A Diet Rich in Olive Oil Could Lower Your Risk of Breast Cancer

bottle of olive oil with olives

The Mediterranean diet emphasizes eating fish, nuts, legumes, fruits, vegetables and olive oil, and it could be the newest diet to show signs of lowering women's risk of developing breast cancer, according to an article from NPR.

The diet has been showing evidence of being really healthy for people in other areas, like protecting against heart disease. A study in 2013 showed significant reduction in cardiovascular issues with people who followed the diet, and another study from earlier in 2015 showed signs it could help with memory loss prevention.

According to the article from NPR, "researchers say that eating a Mediterranean diet supplemented with four tablespoons per day of extra-virgin olive oil reduces the risk of breast cancer."

For the study about 4,000 women ranging between the ages of 60 and 80 followed the Mediterranean-plus-olive-oil diet or a low-fat diet.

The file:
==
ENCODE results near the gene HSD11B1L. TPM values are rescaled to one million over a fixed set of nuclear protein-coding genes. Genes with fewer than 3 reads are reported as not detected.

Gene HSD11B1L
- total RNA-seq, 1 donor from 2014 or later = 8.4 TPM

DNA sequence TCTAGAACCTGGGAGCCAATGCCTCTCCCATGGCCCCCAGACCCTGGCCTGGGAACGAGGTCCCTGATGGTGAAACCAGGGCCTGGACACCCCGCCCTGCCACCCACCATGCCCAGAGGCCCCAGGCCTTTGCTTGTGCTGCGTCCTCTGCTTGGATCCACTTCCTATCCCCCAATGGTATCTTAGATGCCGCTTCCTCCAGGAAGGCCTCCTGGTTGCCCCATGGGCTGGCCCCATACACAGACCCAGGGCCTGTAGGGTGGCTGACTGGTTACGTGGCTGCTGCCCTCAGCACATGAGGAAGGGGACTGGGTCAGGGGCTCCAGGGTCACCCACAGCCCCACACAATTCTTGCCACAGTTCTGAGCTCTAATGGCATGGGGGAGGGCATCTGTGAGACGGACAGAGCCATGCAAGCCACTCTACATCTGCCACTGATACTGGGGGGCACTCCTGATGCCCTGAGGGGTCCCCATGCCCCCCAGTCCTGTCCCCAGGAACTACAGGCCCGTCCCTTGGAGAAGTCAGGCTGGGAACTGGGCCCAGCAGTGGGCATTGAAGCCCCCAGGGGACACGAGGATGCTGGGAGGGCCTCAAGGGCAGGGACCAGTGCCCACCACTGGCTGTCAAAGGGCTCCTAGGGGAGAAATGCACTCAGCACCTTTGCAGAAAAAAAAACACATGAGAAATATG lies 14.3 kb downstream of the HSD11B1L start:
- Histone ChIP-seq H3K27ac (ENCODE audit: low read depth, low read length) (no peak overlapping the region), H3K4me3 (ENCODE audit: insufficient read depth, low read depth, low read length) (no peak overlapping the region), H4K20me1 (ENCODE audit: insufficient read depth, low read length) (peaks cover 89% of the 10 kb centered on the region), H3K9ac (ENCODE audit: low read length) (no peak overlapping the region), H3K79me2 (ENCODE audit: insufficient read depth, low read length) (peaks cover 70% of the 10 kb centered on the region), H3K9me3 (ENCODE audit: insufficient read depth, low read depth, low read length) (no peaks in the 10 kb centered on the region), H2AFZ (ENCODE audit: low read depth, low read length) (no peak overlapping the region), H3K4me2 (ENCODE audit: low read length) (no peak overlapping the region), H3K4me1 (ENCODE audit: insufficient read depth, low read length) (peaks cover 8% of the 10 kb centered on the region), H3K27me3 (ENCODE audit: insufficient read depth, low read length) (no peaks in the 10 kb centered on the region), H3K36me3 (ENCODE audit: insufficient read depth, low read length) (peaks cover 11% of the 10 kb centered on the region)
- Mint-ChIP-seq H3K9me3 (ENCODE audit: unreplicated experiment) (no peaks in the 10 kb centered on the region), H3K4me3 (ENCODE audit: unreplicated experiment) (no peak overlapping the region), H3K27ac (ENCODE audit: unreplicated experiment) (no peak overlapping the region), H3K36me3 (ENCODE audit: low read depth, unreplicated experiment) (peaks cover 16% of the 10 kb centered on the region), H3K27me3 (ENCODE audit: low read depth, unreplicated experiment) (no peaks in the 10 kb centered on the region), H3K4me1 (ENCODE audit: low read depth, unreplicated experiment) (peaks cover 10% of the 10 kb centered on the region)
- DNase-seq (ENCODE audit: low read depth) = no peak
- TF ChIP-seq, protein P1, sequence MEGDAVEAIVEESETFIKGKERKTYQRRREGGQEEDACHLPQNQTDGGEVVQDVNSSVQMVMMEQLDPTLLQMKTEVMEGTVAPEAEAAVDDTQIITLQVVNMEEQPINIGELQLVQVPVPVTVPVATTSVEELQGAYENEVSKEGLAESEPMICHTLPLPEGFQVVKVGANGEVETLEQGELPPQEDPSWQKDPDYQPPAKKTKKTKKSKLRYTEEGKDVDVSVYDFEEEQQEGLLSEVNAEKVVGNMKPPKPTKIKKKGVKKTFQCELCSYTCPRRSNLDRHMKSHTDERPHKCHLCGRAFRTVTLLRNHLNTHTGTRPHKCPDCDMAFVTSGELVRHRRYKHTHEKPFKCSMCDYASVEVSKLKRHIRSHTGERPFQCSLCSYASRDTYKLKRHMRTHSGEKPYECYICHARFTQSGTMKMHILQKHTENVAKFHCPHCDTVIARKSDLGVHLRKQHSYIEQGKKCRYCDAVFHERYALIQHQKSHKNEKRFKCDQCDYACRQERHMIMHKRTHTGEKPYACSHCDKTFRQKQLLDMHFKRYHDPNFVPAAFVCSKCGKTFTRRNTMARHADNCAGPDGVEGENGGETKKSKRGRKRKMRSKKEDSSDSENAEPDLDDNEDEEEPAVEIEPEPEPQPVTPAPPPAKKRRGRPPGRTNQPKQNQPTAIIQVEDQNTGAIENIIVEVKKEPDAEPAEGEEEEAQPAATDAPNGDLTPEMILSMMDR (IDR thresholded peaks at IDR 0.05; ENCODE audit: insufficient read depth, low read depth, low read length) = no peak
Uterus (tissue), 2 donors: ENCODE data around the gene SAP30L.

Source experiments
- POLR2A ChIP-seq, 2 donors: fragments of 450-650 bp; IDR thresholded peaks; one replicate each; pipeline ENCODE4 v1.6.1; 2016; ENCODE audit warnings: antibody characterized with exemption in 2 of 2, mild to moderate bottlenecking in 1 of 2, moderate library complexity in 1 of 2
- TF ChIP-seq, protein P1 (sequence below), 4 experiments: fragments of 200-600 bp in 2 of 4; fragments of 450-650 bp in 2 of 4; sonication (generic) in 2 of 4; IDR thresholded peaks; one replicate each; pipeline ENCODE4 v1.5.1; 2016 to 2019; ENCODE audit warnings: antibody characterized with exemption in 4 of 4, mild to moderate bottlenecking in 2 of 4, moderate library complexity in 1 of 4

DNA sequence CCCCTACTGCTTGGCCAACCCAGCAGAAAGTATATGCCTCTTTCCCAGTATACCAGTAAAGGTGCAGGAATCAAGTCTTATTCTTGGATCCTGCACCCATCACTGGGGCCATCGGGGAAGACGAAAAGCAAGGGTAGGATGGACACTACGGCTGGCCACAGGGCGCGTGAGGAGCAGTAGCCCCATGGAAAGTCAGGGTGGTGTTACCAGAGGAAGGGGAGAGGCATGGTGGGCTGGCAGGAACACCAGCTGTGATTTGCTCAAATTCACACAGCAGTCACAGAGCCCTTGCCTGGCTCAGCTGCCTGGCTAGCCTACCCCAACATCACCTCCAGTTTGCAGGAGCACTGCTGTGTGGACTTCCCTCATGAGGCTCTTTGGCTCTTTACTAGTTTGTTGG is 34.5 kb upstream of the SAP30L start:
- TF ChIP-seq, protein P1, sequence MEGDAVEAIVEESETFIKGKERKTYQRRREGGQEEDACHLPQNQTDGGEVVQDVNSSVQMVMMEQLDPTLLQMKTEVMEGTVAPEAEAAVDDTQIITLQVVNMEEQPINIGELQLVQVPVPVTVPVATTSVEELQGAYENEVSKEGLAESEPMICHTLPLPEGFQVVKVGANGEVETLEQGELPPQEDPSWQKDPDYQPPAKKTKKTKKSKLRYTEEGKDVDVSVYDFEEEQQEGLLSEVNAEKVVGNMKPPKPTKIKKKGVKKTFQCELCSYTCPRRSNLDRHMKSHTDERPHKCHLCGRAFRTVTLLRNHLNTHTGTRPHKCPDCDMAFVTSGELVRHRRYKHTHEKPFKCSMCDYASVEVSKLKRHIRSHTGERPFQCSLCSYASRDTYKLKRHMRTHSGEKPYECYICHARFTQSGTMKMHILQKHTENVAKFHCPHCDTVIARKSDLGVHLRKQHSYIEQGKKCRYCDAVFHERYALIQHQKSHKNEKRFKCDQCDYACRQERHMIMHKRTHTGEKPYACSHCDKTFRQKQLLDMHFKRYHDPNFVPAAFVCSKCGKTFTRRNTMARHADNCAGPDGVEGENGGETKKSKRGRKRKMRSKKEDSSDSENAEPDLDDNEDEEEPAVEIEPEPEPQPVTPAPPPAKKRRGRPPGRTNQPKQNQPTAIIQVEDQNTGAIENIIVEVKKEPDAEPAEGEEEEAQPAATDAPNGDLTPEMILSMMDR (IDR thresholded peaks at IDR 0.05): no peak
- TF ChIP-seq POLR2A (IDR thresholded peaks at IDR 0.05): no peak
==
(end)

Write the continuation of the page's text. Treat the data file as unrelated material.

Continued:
At the end of the trial, it was shown that about 68 percent of the women on the Mediterranean diet had "a lower relative risk of developing breast cancer during a five-year follow-up period, compared with women on the low-fat diet."

While the study showed a lower risk for breast cancer, it didn't point out the specific compound or compounds in the diet that had this positive effect. But with the women who had the lowest rate being the ones who consumed the most olive oil, the study points out that this most likely is the compound that has the greatest effect.